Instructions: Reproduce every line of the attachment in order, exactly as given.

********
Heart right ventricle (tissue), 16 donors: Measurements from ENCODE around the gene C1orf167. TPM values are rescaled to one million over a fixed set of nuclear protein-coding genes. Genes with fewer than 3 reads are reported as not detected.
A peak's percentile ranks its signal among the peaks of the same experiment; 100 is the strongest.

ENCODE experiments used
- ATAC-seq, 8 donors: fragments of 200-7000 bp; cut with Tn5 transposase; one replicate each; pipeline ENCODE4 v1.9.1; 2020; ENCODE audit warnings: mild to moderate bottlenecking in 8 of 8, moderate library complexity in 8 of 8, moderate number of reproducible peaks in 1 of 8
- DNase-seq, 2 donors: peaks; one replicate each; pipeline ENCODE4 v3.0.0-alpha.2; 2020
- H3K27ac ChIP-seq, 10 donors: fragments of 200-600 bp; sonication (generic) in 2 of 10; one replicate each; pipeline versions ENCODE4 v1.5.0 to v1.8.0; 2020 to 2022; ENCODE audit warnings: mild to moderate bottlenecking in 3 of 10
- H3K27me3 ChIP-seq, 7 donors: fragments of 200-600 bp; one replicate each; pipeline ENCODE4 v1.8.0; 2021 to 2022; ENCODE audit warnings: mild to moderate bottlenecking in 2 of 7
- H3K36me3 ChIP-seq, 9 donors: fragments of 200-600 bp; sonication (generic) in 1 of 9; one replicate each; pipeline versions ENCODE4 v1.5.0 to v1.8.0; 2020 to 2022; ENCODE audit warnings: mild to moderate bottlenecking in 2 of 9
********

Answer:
Heart right ventricle (tissue), 16 donors: Measurements from ENCODE around the gene C1orf167. TPM values are rescaled to one million over a fixed set of nuclear protein-coding genes. Genes with fewer than 3 reads are reported as not detected.
A peak's percentile ranks its signal among the peaks of the same experiment; 100 is the strongest.

ENCODE experiments used
- ATAC-seq, 8 donors: fragments of 200-7000 bp; cut with Tn5 transposase; one replicate each; pipeline ENCODE4 v1.9.1; 2020; ENCODE audit warnings: mild to moderate bottlenecking in 8 of 8, moderate library complexity in 8 of 8, moderate number of reproducible peaks in 1 of 8
- DNase-seq, 2 donors: peaks; one replicate each; pipeline ENCODE4 v3.0.0-alpha.2; 2020
- H3K27ac ChIP-seq, 10 donors: fragments of 200-600 bp; sonication (generic) in 2 of 10; one replicate each; pipeline versions ENCODE4 v1.5.0 to v1.8.0; 2020 to 2022; ENCODE audit warnings: mild to moderate bottlenecking in 3 of 10
- H3K27me3 ChIP-seq, 7 donors: fragments of 200-600 bp; one replicate each; pipeline ENCODE4 v1.8.0; 2021 to 2022; ENCODE audit warnings: mild to moderate bottlenecking in 2 of 7
- H3K36me3 ChIP-seq, 9 donors: fragments of 200-600 bp; sonication (generic) in 1 of 9; one replicate each; pipeline versions ENCODE4 v1.5.0 to v1.8.0; 2020 to 2022; ENCODE audit warnings: mild to moderate bottlenecking in 2 of 9